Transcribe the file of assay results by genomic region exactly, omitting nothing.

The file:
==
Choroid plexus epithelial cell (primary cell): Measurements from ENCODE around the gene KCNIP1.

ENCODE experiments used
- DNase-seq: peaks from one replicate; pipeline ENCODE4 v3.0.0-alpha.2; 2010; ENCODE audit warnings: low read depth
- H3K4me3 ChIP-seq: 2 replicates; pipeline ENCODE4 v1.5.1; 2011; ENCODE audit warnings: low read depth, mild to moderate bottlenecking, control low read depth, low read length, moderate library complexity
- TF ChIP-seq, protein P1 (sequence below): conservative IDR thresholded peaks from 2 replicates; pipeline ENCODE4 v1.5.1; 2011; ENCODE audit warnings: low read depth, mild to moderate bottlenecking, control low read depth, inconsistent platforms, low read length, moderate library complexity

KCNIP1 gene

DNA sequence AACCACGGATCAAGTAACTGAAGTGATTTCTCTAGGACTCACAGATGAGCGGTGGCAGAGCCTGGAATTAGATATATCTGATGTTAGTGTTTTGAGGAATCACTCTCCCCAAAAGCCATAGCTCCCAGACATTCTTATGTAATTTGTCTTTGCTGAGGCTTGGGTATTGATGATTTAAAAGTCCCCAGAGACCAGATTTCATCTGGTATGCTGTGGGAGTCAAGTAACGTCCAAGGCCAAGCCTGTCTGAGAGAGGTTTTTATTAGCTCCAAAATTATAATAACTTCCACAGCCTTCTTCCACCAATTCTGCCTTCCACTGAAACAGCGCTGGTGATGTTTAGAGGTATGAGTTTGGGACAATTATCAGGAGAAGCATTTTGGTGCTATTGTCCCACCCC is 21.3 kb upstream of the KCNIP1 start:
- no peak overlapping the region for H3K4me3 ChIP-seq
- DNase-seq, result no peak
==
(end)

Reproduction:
Choroid plexus epithelial cell (primary cell): Measurements from ENCODE around the gene KCNIP1.

ENCODE experiments used
- DNase-seq: peaks from one replicate; pipeline ENCODE4 v3.0.0-alpha.2; 2010; ENCODE audit warnings: low read depth
- H3K4me3 ChIP-seq: 2 replicates; pipeline ENCODE4 v1.5.1; 2011; ENCODE audit warnings: low read depth, mild to moderate bottlenecking, control low read depth, low read length, moderate library complexity
- TF ChIP-seq, protein P1 (sequence below): conservative IDR thresholded peaks from 2 replicates; pipeline ENCODE4 v1.5.1; 2011; ENCODE audit warnings: low read depth, mild to moderate bottlenecking, control low read depth, inconsistent platforms, low read length, moderate library complexity

KCNIP1 gene

DNA sequence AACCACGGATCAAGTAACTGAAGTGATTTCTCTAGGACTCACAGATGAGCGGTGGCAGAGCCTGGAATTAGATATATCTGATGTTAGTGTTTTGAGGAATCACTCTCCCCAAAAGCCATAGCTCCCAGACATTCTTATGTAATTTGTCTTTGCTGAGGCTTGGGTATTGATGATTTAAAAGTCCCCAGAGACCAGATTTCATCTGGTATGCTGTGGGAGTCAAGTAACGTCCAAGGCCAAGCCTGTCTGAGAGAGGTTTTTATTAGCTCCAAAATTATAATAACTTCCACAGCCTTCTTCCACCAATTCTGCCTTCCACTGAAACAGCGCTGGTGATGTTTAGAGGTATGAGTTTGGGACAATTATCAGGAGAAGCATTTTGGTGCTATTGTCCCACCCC is 21.3 kb upstream of the KCNIP1 start:
- no peak overlapping the region for H3K4me3 ChIP-seq
- DNase-seq, result no peak